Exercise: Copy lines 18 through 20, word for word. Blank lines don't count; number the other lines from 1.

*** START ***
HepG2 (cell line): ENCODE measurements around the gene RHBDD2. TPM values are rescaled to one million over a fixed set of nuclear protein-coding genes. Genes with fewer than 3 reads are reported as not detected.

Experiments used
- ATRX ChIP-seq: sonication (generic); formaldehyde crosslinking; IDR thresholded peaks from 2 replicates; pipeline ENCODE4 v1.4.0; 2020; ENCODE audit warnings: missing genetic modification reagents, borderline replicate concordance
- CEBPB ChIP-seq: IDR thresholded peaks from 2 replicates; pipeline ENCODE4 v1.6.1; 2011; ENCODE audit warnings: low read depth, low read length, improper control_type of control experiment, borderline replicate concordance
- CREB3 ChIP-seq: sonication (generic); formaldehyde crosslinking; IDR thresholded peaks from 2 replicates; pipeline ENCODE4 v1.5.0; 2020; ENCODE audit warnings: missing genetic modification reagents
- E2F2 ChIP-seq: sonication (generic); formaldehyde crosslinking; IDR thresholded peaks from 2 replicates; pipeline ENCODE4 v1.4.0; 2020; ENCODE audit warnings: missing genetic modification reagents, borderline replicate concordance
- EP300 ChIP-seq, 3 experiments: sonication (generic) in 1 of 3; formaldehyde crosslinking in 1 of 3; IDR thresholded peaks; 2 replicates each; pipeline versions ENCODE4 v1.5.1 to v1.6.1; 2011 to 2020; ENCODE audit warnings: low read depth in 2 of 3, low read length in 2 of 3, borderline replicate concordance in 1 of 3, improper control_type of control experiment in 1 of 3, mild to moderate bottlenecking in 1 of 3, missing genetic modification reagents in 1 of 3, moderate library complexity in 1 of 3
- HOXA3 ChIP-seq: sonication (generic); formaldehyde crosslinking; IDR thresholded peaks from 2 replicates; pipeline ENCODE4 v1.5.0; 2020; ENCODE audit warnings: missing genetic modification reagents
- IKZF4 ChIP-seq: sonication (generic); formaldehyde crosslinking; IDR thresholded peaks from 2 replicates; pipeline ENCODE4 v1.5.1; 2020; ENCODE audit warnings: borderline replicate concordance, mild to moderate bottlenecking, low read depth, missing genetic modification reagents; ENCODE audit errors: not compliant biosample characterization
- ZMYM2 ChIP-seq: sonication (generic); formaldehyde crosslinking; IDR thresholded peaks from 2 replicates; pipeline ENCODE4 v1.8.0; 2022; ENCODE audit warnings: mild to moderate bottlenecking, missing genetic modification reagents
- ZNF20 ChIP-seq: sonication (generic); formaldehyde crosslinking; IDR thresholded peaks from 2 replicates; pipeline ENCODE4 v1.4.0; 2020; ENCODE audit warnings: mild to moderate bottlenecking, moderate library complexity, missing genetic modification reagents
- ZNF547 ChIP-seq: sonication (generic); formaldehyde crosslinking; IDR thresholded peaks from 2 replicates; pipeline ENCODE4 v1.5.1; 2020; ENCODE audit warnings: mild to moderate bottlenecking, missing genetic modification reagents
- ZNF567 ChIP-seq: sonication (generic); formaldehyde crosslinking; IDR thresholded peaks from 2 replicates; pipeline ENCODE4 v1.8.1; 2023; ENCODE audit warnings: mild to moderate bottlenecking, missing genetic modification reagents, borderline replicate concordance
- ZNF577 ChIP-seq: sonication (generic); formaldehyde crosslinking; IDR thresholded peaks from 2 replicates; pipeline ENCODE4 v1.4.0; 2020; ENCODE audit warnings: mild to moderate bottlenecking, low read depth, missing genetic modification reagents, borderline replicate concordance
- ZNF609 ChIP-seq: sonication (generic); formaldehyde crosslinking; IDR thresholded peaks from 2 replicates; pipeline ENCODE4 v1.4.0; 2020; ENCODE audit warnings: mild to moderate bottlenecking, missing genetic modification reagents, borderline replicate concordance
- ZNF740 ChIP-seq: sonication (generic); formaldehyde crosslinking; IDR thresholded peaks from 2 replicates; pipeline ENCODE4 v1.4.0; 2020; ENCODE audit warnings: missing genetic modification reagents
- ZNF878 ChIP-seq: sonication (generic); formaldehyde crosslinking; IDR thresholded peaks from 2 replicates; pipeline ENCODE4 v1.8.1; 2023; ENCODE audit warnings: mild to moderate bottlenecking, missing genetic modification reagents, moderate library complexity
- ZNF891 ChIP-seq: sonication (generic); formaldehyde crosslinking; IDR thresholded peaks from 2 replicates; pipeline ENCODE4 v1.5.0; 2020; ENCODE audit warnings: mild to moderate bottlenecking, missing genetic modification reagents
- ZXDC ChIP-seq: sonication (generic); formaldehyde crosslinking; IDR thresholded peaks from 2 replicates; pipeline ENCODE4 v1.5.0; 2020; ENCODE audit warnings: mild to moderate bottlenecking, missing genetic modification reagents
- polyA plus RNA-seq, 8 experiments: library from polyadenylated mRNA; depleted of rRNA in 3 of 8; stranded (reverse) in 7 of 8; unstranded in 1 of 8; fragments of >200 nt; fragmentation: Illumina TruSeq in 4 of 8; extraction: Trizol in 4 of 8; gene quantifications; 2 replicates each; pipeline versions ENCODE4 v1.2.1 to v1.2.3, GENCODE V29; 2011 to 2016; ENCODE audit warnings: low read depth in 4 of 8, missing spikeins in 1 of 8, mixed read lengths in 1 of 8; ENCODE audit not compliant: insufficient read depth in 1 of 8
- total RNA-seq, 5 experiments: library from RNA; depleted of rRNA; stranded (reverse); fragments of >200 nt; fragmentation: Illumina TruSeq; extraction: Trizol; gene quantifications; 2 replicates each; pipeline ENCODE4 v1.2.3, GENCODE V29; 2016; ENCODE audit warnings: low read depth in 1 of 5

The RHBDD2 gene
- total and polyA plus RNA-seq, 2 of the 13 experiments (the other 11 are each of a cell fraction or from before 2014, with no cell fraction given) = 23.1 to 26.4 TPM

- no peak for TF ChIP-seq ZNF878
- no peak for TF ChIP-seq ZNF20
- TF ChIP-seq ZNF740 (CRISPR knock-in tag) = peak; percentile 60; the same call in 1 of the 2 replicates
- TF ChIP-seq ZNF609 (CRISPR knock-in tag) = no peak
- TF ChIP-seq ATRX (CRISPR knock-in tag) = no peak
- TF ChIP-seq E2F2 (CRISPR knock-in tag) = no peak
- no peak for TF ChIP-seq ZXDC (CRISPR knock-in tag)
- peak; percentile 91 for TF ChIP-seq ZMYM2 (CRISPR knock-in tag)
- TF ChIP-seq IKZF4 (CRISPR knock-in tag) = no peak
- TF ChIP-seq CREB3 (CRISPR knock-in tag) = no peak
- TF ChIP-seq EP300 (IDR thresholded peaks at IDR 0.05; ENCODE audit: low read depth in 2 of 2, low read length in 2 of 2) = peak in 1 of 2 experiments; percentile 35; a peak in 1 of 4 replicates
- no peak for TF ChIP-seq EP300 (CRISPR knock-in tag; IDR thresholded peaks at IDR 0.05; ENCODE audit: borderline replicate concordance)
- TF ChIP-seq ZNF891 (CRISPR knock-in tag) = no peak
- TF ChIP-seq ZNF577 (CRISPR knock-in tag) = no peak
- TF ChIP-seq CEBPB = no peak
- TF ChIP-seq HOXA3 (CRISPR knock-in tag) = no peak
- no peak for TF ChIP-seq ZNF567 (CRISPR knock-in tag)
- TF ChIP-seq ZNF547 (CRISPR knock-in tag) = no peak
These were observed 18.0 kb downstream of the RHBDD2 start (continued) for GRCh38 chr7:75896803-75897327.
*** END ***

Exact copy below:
- ZNF891 ChIP-seq: sonication (generic); formaldehyde crosslinking; IDR thresholded peaks from 2 replicates; pipeline ENCODE4 v1.5.0; 2020; ENCODE audit warnings: mild to moderate bottlenecking, missing genetic modification reagents
- ZXDC ChIP-seq: sonication (generic); formaldehyde crosslinking; IDR thresholded peaks from 2 replicates; pipeline ENCODE4 v1.5.0; 2020; ENCODE audit warnings: mild to moderate bottlenecking, missing genetic modification reagents
- polyA plus RNA-seq, 8 experiments: library from polyadenylated mRNA; depleted of rRNA in 3 of 8; stranded (reverse) in 7 of 8; unstranded in 1 of 8; fragments of >200 nt; fragmentation: Illumina TruSeq in 4 of 8; extraction: Trizol in 4 of 8; gene quantifications; 2 replicates each; pipeline versions ENCODE4 v1.2.1 to v1.2.3, GENCODE V29; 2011 to 2016; ENCODE audit warnings: low read depth in 4 of 8, missing spikeins in 1 of 8, mixed read lengths in 1 of 8; ENCODE audit not compliant: insufficient read depth in 1 of 8